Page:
Why is cpython multiprocessing using named semaphores?

Hello everyone,

according to cpython/Modules/_multiprocessing/semaphore.c at a03ec20bcdf757138557127689405b3a525b3c44 · python/cpython · GitHub, multiprocessing.SemLock is always using a named semaphore, created with sem_open. In regular glibc environments, this may not be a relevant factor as the number of named semaphores is only limited by system resources. However when using musl (as done e.g. by alpine), only the POSIX-Default of at most 256 semaphores per process is supported.

This problem can be seen in Python multiprocessing No file descriptors available error inside docker alpine - Stack Overflow - basically limiting the available Queues on these platforms. So is there a reason for CPython to use named posix semaphores, especially as the names of them are randomly generated (Lib/multiprocessing/synchronize.py, line 122).

Note that I am not a particular expert in C or POSIX semaphores, but maybe in-memory-semaphores would be an option too, which would not require a call to sem_open.

Thanks for your opinions,

How can you pass anonymous semaphores between unrelated processes? See the SemLock.rebuild method.

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This is a platform problem. Musl, or at least Alpine, should do something about their limitation.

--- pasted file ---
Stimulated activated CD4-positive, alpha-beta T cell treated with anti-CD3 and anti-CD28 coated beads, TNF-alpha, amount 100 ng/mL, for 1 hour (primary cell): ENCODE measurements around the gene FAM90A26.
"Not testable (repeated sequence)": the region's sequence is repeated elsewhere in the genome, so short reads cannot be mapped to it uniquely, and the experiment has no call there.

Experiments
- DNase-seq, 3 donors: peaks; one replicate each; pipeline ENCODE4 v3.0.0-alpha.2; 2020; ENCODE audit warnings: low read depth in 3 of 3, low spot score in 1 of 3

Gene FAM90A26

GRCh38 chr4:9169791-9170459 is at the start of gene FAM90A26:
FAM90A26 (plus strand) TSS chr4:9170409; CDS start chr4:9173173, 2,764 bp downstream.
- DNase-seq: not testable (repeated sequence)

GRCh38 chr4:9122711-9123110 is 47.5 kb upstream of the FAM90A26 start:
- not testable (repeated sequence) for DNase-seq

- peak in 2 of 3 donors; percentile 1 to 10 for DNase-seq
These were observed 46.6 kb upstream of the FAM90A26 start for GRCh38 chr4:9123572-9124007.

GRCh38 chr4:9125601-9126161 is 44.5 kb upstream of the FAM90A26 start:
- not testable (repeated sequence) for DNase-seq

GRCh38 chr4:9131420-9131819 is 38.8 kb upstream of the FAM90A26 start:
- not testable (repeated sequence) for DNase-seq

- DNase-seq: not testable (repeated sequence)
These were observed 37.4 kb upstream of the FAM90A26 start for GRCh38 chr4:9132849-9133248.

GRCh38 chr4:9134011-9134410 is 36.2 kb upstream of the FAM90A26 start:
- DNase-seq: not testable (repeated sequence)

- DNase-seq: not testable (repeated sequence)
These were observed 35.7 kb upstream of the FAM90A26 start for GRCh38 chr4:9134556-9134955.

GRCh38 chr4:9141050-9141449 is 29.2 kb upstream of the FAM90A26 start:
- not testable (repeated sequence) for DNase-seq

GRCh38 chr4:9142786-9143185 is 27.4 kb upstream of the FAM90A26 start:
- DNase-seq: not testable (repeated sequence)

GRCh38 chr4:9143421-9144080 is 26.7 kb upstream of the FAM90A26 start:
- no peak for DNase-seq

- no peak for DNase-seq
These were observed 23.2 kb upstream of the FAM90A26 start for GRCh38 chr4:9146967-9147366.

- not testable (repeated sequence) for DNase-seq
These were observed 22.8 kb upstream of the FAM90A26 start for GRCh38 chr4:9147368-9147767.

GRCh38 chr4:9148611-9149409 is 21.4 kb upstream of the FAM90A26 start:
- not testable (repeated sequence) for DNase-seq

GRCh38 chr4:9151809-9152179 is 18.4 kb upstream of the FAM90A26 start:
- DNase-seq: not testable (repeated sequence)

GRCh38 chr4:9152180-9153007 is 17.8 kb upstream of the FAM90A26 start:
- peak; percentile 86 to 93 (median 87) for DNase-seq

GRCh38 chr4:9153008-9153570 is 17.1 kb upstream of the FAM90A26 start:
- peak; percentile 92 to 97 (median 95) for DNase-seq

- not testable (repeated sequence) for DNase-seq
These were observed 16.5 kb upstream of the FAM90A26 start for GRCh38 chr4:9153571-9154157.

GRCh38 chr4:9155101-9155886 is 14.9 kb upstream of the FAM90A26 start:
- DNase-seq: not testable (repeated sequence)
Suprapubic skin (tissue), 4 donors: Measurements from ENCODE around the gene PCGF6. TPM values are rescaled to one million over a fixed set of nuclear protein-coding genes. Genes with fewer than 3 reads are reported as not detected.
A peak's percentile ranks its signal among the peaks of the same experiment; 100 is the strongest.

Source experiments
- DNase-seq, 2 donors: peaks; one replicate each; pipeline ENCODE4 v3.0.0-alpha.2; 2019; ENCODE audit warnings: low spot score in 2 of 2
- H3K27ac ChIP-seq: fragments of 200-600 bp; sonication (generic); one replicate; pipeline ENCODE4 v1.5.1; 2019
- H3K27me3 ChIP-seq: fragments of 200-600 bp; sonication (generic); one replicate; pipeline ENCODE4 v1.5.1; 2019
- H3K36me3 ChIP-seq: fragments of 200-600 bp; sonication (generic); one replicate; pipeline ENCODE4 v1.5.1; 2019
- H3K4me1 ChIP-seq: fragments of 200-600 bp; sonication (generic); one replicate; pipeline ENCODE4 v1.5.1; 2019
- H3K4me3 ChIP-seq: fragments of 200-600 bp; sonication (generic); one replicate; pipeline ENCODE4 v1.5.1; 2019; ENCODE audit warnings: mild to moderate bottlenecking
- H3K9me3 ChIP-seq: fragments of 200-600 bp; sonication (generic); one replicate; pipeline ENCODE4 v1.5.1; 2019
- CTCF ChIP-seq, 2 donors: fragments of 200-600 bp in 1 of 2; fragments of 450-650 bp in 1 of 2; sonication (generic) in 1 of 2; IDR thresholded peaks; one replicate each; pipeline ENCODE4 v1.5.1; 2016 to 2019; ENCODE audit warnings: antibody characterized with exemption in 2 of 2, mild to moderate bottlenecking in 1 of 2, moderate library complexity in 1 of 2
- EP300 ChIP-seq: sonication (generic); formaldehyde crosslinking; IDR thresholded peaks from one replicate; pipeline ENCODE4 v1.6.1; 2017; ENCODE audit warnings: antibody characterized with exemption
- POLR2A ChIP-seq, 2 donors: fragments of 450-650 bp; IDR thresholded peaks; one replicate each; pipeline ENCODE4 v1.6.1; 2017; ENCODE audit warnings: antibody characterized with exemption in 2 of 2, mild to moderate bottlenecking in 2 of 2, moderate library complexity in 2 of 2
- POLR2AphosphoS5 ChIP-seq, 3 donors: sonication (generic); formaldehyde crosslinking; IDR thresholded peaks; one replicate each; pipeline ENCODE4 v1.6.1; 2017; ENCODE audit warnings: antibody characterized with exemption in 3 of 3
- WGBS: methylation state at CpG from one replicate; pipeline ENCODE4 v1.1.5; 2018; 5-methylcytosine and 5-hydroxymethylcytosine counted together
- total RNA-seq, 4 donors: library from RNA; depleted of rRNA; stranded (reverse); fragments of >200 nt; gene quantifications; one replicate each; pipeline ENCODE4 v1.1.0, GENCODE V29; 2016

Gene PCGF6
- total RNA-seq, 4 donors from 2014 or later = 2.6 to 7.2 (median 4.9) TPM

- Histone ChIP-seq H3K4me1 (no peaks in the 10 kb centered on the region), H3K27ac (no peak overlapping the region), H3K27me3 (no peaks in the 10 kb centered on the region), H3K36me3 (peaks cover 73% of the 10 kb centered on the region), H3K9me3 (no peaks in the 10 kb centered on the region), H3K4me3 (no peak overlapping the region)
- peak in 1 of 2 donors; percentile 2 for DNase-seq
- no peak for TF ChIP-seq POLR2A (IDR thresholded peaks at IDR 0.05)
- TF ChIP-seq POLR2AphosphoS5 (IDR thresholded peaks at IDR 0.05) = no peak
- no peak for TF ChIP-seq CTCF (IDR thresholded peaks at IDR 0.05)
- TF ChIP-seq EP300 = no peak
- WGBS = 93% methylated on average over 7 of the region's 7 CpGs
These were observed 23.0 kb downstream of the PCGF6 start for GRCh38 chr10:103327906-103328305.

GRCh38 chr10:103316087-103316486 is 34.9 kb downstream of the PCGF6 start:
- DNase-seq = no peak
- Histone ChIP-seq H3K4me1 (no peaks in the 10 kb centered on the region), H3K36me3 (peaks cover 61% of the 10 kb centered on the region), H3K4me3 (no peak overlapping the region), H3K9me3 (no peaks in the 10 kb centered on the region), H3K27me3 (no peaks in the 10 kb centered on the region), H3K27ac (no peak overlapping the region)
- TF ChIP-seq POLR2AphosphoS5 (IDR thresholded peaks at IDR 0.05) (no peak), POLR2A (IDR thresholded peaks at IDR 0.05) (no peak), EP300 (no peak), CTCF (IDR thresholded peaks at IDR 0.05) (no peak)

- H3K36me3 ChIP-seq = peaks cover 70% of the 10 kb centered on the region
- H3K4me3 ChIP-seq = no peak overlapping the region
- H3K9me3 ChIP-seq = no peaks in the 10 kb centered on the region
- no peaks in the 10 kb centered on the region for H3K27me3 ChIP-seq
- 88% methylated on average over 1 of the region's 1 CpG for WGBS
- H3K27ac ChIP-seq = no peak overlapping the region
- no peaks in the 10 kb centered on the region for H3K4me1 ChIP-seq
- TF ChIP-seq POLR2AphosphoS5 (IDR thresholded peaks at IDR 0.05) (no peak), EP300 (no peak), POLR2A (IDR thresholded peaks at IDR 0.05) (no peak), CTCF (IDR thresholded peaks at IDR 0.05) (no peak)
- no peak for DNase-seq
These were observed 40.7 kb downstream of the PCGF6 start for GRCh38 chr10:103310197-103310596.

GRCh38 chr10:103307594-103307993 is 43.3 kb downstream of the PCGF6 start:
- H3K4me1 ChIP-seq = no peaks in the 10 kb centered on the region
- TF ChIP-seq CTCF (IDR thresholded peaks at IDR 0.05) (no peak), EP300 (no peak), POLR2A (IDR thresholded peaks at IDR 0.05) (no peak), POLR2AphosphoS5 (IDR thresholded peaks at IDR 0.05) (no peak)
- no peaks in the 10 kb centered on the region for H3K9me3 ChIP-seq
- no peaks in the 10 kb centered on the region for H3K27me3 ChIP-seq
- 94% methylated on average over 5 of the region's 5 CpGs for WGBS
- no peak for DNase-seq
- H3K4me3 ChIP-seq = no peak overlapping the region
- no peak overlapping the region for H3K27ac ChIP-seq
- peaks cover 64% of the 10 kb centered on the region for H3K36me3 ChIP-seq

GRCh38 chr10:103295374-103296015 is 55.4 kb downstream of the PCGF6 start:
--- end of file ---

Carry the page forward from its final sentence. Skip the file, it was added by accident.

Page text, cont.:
As Antoine noted, these are passed between processes via pickle which uses that rebuild method to reconstruct them in the other process.

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Thanks for pointing the rebuild using pickle out to me. What is not yet clear to me is why a Semaphor needs to be pickled for transfer to a child-process? As far as I know, multiprocessing-Objects using Semaphor like Queue etc may only inherited from the parent process, not transported via IPC, or am I missing something here?

In this case, unnamed semaphores would be enough, right?

I sure understand how this can be a alpine / musl problem, but I pretty much get their point of sticking to POSIX, which only opts for up to 256 named semaphores. Being a python-developer using multiprocessing on alpine I feel a bit fallen between two stools here :wink:

Semaphores and queues can be transported over queues, i.e. IPC.

Well, I understand that musl wants to keep to a dirt-simple implementation, but that comes with consequences.

That said, there’s a good point being made on the musl ML:

Named semaphores are incredibly inefficient. On a system with
reasonable normal page size of 4k, named sems have 25500% overhead vs
an anon sem. On a system with large 64k pages, that jumps to 409500%
overhead. Moreover, Linux imposes limits on the number of mmaps a
process has (default limit is 64k, after consolidation of adjacent
anon maps with same permissions), and each map also contributes to
open file limits, etc. Even just using the musl limit of 256 named
sems (which is all that POSIX guarantees you; requiring more is
nonportable), you’re wasting 1M of memory on a 4k-page system (16M on
a 64k-page system) on storage for the semaphores, and probably that
much or more again for all of the inodes, vmas, and other kernel
bookkeeping. At thousands of named sems, it gets far worse.

glibc does the same thing of allocating a separate page per named semaphore.